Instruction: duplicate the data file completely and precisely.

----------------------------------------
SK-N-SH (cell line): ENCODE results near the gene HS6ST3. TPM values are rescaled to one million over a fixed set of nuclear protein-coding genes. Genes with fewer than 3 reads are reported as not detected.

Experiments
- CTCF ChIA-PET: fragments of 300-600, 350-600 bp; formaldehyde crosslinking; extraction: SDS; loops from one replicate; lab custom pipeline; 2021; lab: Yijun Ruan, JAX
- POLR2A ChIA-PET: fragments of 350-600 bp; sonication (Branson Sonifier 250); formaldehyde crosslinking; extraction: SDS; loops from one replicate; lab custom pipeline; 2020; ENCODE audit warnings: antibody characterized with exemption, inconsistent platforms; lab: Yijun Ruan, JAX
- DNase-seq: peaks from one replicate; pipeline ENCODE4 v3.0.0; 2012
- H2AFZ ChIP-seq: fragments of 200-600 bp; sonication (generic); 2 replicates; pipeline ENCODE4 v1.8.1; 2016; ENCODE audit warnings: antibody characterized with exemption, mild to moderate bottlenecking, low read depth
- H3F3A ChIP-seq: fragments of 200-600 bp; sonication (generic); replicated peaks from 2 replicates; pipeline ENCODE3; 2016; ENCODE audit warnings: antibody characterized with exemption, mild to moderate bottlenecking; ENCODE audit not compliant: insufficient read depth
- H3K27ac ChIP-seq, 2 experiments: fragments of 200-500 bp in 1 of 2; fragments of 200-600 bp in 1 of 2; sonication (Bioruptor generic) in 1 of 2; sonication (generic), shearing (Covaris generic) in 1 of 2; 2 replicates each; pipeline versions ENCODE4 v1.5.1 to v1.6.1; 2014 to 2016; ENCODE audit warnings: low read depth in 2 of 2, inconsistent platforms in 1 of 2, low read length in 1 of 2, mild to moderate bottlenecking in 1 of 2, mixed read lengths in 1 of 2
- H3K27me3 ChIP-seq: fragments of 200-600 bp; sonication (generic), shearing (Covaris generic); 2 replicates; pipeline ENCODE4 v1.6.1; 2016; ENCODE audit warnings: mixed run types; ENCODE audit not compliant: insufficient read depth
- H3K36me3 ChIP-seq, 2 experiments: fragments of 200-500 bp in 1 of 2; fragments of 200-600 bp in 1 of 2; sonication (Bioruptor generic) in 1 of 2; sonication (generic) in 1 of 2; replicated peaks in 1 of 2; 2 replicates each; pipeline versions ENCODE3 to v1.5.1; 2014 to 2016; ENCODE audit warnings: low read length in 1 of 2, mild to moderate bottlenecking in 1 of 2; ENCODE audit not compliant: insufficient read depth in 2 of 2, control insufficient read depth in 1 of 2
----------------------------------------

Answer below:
SK-N-SH (cell line): ENCODE results near the gene HS6ST3. TPM values are rescaled to one million over a fixed set of nuclear protein-coding genes. Genes with fewer than 3 reads are reported as not detected.

Experiments
- CTCF ChIA-PET: fragments of 300-600, 350-600 bp; formaldehyde crosslinking; extraction: SDS; loops from one replicate; lab custom pipeline; 2021; lab: Yijun Ruan, JAX
- POLR2A ChIA-PET: fragments of 350-600 bp; sonication (Branson Sonifier 250); formaldehyde crosslinking; extraction: SDS; loops from one replicate; lab custom pipeline; 2020; ENCODE audit warnings: antibody characterized with exemption, inconsistent platforms; lab: Yijun Ruan, JAX
- DNase-seq: peaks from one replicate; pipeline ENCODE4 v3.0.0; 2012
- H2AFZ ChIP-seq: fragments of 200-600 bp; sonication (generic); 2 replicates; pipeline ENCODE4 v1.8.1; 2016; ENCODE audit warnings: antibody characterized with exemption, mild to moderate bottlenecking, low read depth
- H3F3A ChIP-seq: fragments of 200-600 bp; sonication (generic); replicated peaks from 2 replicates; pipeline ENCODE3; 2016; ENCODE audit warnings: antibody characterized with exemption, mild to moderate bottlenecking; ENCODE audit not compliant: insufficient read depth
- H3K27ac ChIP-seq, 2 experiments: fragments of 200-500 bp in 1 of 2; fragments of 200-600 bp in 1 of 2; sonication (Bioruptor generic) in 1 of 2; sonication (generic), shearing (Covaris generic) in 1 of 2; 2 replicates each; pipeline versions ENCODE4 v1.5.1 to v1.6.1; 2014 to 2016; ENCODE audit warnings: low read depth in 2 of 2, inconsistent platforms in 1 of 2, low read length in 1 of 2, mild to moderate bottlenecking in 1 of 2, mixed read lengths in 1 of 2
- H3K27me3 ChIP-seq: fragments of 200-600 bp; sonication (generic), shearing (Covaris generic); 2 replicates; pipeline ENCODE4 v1.6.1; 2016; ENCODE audit warnings: mixed run types; ENCODE audit not compliant: insufficient read depth
- H3K36me3 ChIP-seq, 2 experiments: fragments of 200-500 bp in 1 of 2; fragments of 200-600 bp in 1 of 2; sonication (Bioruptor generic) in 1 of 2; sonication (generic) in 1 of 2; replicated peaks in 1 of 2; 2 replicates each; pipeline versions ENCODE3 to v1.5.1; 2014 to 2016; ENCODE audit warnings: low read length in 1 of 2, mild to moderate bottlenecking in 1 of 2; ENCODE audit not compliant: insufficient read depth in 2 of 2, control insufficient read depth in 1 of 2